Also at Telluride were the annual tributes which this year included French filmmaker Catherine Breillat, Indian actor Om Puri and British rabble-rouser Ken Russell. The tributes at the fest have become slightly mundane and certainly didn’t match the excitement of previous years where the festival tracked down noir cinematographer John Alton and paid tribute to composer Elmer Bernstein, among others. Russell at least continued to be a wily provocateur and gave an animated introduction to his sacrilegious classic, “The Devils” (***), in which the festival unearthed a rare Technicolor print from the Warner Brothers vaults. To everyone’s surprise, the sparkling print included most of the material that Russell was later forced to discard, including a nun masturbating with a crucifix and copious amounts of female nudity (or “too much pubic hair,” as Russell noted in his introduction of the film). Russell received a hearty ovation, and later, the most walkouts since “Bad Lieutenant” unspooled nearly ten years earlier. Maybe, if we’re lucky, next year they’ll finally pay tribute to a screenwriter for a change. At the rate we’re going, it’s probably more likely going to be a gaffer.
Another honoree that left many perplexed was the film festivals tribute to HBO. That’s an anacronym for HOME Box Office. Is it really that bad a year for film that a prestigious Film Festival has to turn to television for its honorees? Well, yes actually. And given what HBO brought to the party it’s not hard to see why Telluride honored the channel with a Silver Medallion as such offerings as the forthcoming “Band of Brothers” Episode Two” (****) and “Shot in the Heart” unspooled, or rather screened, in theaters and past classics such as “Conspiracy” (***1/2), 61*(***). “Sex in the City” and “The Sopranos” aired on televisions across Telluride.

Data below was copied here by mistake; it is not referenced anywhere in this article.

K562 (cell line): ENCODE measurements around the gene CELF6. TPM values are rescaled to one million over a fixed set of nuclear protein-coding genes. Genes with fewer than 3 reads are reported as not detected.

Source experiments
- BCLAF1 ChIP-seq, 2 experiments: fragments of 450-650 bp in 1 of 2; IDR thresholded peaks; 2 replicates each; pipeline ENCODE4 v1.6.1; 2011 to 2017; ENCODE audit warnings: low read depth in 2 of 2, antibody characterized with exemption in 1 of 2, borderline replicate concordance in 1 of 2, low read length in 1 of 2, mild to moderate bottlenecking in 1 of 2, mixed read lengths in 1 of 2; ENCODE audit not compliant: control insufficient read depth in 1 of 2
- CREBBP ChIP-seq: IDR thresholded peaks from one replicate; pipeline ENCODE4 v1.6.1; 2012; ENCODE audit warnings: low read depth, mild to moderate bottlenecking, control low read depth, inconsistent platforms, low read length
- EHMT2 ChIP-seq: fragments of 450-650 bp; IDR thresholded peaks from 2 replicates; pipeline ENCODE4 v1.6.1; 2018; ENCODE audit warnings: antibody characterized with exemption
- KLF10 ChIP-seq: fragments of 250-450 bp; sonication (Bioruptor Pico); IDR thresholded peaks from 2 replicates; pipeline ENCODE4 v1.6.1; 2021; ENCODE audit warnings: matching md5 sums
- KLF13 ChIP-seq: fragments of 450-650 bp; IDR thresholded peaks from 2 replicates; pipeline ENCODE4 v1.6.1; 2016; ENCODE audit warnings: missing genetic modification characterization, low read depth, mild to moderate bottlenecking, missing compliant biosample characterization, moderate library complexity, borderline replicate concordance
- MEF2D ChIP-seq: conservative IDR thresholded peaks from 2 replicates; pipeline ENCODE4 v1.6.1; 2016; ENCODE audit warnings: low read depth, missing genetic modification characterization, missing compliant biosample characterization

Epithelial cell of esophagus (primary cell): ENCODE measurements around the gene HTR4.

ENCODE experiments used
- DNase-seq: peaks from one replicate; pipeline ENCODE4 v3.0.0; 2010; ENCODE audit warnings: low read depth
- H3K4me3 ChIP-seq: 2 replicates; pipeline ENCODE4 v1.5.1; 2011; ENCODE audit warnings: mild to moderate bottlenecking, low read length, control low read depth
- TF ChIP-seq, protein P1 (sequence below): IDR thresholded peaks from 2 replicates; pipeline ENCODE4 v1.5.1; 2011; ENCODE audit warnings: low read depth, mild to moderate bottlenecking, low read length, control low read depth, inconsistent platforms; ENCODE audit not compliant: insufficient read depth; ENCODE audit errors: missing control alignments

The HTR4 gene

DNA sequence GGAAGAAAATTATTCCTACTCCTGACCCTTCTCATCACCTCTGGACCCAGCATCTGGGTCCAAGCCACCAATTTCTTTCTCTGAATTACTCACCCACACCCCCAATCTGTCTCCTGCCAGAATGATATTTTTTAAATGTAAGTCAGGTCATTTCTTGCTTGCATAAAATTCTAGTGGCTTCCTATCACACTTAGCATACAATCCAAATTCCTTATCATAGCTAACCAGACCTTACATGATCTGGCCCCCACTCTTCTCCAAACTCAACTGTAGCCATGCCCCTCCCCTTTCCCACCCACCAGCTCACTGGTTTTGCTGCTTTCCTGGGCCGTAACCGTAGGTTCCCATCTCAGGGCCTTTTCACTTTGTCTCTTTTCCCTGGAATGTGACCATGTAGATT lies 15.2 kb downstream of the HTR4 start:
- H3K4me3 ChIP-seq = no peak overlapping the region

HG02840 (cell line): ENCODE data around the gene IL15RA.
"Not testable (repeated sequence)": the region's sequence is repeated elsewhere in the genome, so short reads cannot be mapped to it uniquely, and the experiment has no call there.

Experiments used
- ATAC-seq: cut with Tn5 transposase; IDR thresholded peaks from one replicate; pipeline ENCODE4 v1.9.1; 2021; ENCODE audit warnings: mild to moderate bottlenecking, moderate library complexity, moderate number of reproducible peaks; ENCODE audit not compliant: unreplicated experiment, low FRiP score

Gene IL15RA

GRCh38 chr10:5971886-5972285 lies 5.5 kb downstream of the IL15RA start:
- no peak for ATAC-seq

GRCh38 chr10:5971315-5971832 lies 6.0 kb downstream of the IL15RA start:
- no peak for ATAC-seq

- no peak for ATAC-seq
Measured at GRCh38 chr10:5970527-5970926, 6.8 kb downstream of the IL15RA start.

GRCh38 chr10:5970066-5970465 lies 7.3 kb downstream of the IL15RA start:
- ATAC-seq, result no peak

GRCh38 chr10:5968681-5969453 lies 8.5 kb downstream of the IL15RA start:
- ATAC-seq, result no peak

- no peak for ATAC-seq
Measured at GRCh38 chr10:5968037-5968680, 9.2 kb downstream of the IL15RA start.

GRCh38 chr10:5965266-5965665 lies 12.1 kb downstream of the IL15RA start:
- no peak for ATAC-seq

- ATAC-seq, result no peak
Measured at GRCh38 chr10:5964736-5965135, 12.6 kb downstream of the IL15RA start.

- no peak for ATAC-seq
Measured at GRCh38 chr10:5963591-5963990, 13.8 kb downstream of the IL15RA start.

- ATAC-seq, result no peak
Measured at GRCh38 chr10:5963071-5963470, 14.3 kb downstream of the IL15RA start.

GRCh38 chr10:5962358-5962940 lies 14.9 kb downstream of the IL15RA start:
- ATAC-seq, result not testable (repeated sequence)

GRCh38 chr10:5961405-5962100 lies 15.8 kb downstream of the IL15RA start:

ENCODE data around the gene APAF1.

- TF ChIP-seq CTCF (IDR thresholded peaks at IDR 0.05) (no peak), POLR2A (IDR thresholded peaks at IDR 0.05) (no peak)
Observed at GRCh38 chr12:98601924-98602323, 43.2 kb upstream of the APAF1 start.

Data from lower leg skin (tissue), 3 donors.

With a gorgeous new theater, the Galaxy, an eclectic array of films and several fascinating discussions, Telluride struck gold again which already leaves me eagerly anticipating next year’s installment. But don’t tell anyone, the lines are still too damn long.
MARK A. ALTMAN is a writer/producer in Hollywood whose films include Free Enterprise, the award winning romantic comedy starring William Shatner and the forthcoming “The House of the Dead,” not based on the book by Dostoyevsky.
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Posted on September 9, 2001 in Festivals by Mark A. Altman